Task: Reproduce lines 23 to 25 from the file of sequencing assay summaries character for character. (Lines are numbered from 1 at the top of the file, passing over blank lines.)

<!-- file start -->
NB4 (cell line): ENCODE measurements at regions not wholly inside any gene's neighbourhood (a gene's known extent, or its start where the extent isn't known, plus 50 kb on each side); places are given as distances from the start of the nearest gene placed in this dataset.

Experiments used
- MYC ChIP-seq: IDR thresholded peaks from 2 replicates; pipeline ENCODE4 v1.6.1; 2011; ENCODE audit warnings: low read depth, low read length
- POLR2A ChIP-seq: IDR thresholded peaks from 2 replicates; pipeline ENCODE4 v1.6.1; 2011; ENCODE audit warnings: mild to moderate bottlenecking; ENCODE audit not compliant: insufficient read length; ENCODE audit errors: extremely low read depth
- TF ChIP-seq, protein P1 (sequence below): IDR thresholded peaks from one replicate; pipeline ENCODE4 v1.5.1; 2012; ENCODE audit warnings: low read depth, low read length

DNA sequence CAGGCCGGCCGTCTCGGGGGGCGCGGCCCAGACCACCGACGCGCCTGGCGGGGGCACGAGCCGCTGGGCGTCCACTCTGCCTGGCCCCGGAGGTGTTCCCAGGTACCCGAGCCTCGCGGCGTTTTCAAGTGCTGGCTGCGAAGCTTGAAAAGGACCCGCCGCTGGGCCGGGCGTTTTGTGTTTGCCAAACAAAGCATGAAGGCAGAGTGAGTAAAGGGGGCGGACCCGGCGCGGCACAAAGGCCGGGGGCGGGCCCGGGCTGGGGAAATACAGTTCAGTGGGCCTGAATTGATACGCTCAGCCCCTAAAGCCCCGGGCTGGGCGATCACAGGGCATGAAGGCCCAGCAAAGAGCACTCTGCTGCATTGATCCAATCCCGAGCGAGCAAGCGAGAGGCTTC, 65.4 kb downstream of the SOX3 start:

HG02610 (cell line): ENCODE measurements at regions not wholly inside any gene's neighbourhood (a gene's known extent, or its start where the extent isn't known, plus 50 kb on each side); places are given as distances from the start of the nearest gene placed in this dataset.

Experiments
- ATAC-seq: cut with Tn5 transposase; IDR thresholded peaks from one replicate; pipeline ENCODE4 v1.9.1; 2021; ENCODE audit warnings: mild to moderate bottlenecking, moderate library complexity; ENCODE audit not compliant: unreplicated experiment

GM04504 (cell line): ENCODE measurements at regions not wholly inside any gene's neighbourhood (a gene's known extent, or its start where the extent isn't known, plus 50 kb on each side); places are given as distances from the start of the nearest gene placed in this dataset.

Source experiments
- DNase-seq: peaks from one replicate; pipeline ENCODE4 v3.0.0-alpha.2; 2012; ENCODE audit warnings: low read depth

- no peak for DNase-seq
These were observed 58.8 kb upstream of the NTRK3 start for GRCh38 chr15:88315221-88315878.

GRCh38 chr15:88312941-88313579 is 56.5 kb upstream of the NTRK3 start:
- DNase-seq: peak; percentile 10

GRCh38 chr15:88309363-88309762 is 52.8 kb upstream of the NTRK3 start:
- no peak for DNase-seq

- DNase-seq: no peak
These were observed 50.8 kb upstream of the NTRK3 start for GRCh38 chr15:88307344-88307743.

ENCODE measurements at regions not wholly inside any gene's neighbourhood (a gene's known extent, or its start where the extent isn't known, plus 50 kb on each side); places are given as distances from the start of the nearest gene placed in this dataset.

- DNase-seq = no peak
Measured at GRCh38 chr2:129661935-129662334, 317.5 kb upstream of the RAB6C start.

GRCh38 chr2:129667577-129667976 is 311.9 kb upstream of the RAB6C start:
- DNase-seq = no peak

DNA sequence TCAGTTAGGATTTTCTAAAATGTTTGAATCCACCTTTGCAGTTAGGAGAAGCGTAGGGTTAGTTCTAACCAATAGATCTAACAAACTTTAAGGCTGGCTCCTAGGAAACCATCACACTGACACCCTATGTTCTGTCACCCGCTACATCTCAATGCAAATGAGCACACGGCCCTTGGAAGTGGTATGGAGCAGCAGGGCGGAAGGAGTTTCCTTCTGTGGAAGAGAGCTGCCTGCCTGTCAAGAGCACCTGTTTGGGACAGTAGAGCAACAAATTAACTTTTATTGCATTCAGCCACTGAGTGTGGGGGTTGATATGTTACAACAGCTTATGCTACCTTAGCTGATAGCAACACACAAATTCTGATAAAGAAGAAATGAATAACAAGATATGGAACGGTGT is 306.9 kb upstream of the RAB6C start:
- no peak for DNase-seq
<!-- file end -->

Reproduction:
Measured at GRCh38 chr2:129661935-129662334, 317.5 kb upstream of the RAB6C start.

GRCh38 chr2:129667577-129667976 is 311.9 kb upstream of the RAB6C start:
- DNase-seq = no peak